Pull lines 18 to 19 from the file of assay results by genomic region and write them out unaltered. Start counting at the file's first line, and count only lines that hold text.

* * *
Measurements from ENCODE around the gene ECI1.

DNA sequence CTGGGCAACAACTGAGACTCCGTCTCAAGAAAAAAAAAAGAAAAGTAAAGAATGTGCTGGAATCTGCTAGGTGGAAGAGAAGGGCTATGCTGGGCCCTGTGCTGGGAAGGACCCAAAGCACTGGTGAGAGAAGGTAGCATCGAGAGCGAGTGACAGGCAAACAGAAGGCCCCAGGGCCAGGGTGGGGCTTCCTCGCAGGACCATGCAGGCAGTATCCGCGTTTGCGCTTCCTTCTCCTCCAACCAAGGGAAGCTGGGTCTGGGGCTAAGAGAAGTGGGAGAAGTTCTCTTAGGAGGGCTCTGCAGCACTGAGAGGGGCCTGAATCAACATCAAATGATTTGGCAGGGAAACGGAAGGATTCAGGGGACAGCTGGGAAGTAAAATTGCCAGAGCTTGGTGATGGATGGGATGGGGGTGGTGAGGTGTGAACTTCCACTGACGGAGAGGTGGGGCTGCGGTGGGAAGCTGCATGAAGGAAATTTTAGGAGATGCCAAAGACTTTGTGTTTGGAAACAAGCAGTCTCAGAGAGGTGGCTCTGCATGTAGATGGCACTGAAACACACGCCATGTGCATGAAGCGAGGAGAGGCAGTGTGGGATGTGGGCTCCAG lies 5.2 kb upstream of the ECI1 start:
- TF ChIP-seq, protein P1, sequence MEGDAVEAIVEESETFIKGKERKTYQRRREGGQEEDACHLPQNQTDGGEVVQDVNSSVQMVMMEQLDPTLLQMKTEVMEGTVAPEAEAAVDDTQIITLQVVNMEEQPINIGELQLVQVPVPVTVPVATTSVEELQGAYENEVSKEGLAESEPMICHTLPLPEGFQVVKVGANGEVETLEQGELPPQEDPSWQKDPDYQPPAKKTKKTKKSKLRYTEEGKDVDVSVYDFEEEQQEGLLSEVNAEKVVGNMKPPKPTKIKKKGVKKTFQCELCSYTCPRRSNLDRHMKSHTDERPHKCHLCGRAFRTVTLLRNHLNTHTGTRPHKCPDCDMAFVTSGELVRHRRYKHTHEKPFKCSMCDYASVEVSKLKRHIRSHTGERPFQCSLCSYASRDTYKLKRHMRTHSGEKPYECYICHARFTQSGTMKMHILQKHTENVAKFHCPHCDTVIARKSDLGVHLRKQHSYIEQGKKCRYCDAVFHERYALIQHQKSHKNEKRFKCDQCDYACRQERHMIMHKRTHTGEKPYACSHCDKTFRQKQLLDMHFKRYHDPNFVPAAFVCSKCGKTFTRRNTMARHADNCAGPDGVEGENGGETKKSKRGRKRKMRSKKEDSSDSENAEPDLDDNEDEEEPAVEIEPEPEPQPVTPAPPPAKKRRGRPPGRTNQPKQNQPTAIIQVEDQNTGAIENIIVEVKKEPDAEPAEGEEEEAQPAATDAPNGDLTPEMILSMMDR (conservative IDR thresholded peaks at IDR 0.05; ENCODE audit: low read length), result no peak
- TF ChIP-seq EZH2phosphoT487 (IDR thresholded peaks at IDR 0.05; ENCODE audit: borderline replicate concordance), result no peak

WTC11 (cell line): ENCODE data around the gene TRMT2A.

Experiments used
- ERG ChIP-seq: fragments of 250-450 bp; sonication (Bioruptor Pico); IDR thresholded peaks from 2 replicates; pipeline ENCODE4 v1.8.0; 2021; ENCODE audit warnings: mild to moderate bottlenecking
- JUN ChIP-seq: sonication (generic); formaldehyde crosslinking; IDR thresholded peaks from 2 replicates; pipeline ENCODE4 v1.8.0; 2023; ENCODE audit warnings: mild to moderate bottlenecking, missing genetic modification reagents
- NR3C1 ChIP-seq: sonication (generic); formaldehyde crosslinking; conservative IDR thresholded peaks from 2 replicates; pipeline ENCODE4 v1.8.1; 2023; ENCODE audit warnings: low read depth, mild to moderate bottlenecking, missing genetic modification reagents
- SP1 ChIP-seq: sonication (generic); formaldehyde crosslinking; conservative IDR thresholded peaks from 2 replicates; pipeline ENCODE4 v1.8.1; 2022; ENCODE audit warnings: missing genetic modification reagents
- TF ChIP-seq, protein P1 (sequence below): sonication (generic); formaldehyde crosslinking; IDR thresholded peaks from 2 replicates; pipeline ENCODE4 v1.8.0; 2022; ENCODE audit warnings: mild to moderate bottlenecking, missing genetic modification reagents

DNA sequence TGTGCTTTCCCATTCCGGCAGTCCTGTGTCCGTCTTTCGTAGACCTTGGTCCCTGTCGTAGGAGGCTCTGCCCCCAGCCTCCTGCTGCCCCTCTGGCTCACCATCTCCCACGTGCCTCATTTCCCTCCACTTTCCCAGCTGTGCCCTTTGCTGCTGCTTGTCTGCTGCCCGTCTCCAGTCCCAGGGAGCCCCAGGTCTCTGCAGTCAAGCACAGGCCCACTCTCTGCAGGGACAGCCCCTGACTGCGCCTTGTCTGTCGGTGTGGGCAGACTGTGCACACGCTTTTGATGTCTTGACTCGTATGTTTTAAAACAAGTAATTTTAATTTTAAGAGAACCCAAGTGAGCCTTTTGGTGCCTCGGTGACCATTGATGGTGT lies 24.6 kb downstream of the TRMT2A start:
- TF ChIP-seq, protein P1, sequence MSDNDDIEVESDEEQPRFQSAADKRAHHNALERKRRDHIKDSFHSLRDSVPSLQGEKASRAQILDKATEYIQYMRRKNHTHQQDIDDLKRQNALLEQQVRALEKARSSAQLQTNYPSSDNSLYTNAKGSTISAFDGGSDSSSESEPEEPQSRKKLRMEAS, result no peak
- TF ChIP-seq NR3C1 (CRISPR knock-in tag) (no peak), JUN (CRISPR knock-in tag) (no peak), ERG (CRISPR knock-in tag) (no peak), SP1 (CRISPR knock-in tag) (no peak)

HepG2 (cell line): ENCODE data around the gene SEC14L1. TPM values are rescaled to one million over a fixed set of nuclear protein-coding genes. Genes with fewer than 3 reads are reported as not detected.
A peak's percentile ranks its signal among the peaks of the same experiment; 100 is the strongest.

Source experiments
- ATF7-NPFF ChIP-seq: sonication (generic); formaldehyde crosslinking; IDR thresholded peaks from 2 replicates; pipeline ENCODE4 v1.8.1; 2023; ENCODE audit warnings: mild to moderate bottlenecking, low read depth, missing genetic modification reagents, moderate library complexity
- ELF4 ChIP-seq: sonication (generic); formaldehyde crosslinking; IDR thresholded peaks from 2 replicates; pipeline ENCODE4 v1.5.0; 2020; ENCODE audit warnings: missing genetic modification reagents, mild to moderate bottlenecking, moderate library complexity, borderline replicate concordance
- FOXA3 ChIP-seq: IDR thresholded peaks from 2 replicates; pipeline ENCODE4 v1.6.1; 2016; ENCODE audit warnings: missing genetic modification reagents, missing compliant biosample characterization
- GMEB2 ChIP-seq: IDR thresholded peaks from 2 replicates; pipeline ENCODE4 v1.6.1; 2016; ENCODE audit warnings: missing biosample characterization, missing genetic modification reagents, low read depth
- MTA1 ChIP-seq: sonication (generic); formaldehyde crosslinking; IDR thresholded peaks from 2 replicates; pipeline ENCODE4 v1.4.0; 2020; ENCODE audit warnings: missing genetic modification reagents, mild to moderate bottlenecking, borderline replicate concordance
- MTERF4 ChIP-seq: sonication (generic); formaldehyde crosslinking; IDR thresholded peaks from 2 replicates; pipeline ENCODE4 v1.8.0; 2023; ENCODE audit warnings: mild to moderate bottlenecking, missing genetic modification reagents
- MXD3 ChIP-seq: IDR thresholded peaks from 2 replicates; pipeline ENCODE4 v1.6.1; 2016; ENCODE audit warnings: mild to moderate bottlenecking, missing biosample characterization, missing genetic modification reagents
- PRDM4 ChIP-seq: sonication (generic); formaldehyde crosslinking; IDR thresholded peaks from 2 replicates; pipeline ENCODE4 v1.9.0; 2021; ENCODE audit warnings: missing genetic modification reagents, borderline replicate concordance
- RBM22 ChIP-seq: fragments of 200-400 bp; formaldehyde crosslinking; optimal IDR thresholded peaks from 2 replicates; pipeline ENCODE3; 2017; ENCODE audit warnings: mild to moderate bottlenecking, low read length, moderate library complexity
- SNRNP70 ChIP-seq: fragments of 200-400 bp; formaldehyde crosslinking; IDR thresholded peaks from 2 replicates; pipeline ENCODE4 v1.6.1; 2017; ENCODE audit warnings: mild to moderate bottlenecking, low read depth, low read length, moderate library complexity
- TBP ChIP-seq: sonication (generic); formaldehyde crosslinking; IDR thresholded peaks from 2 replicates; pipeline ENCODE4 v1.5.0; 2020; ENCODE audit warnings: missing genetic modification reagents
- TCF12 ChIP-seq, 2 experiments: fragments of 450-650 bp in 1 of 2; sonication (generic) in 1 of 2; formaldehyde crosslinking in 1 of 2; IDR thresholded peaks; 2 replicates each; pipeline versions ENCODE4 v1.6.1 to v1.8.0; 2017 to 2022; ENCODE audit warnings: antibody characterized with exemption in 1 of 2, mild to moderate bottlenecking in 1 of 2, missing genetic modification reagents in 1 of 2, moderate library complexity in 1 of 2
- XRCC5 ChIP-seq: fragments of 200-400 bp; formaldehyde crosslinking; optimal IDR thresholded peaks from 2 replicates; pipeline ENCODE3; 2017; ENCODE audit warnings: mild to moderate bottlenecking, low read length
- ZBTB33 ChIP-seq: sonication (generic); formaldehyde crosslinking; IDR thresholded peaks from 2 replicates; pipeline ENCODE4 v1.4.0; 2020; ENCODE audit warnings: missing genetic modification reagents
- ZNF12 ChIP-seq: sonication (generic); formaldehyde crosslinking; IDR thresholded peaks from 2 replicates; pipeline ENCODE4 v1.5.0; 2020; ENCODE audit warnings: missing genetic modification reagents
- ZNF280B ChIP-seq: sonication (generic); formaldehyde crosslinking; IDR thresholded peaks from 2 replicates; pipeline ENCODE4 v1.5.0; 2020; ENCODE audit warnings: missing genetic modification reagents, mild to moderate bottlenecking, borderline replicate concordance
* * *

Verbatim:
- ATF7-NPFF ChIP-seq: sonication (generic); formaldehyde crosslinking; IDR thresholded peaks from 2 replicates; pipeline ENCODE4 v1.8.1; 2023; ENCODE audit warnings: mild to moderate bottlenecking, low read depth, missing genetic modification reagents, moderate library complexity
- ELF4 ChIP-seq: sonication (generic); formaldehyde crosslinking; IDR thresholded peaks from 2 replicates; pipeline ENCODE4 v1.5.0; 2020; ENCODE audit warnings: missing genetic modification reagents, mild to moderate bottlenecking, moderate library complexity, borderline replicate concordance